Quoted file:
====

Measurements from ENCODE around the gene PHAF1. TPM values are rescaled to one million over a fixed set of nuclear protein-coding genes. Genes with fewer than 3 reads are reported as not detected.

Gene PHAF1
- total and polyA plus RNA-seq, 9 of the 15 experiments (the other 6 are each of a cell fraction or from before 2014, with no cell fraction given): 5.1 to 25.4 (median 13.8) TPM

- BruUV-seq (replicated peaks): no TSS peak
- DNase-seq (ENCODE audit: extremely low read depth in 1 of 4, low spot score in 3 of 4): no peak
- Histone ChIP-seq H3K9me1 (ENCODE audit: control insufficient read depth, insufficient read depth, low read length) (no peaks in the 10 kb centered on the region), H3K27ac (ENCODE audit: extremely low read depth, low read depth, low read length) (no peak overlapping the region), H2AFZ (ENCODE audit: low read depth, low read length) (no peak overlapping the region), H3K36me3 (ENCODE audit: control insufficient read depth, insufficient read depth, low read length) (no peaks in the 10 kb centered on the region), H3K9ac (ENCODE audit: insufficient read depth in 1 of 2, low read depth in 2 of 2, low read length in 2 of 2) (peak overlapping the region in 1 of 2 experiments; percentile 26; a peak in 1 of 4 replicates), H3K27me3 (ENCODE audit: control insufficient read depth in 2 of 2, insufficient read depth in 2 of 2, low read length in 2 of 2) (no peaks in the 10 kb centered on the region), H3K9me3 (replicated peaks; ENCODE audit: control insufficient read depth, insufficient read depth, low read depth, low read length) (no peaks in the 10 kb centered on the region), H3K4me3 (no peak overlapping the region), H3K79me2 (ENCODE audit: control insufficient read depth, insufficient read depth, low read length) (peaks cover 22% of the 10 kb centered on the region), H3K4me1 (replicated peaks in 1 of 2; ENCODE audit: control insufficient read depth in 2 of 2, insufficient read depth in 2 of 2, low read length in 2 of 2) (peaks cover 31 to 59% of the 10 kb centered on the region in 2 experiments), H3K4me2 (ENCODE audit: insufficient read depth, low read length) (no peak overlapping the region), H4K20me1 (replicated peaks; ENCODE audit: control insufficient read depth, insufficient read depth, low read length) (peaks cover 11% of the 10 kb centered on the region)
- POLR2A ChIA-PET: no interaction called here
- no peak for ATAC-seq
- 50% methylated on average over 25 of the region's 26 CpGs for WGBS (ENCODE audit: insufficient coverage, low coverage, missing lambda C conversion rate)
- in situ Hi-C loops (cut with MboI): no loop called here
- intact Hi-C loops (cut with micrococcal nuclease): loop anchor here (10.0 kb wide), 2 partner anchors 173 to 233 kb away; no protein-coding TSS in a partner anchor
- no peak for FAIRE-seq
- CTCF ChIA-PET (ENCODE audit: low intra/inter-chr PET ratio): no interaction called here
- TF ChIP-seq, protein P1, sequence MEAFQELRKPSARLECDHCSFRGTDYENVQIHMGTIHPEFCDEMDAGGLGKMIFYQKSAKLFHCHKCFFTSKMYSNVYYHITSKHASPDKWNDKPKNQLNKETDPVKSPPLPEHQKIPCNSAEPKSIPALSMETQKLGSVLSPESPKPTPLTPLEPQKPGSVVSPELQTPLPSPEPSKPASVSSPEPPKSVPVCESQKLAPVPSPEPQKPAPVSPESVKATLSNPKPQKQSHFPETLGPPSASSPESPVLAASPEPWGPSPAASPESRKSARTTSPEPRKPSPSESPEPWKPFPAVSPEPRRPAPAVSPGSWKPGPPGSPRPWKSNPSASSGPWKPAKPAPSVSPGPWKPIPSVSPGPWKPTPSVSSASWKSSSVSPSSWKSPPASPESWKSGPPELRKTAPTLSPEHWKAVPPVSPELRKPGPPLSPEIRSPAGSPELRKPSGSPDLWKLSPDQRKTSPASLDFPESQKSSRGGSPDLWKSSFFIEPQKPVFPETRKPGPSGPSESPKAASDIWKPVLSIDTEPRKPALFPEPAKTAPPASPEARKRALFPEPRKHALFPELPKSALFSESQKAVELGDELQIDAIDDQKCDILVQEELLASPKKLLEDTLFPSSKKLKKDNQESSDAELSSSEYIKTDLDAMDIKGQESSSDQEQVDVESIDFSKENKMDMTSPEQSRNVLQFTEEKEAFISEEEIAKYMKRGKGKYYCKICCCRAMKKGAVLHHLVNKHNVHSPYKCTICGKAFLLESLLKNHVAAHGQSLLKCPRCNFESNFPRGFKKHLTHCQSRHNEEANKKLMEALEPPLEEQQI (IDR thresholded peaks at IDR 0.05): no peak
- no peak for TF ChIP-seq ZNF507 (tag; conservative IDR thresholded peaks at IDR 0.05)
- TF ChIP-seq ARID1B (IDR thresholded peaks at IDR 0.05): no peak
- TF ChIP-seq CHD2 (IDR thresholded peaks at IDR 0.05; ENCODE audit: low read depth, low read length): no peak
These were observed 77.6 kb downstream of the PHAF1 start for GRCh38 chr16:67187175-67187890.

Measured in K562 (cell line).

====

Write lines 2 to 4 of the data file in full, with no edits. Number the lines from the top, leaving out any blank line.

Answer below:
Gene PHAF1
- total and polyA plus RNA-seq, 9 of the 15 experiments (the other 6 are each of a cell fraction or from before 2014, with no cell fraction given): 5.1 to 25.4 (median 13.8) TPM

- BruUV-seq (replicated peaks): no TSS peak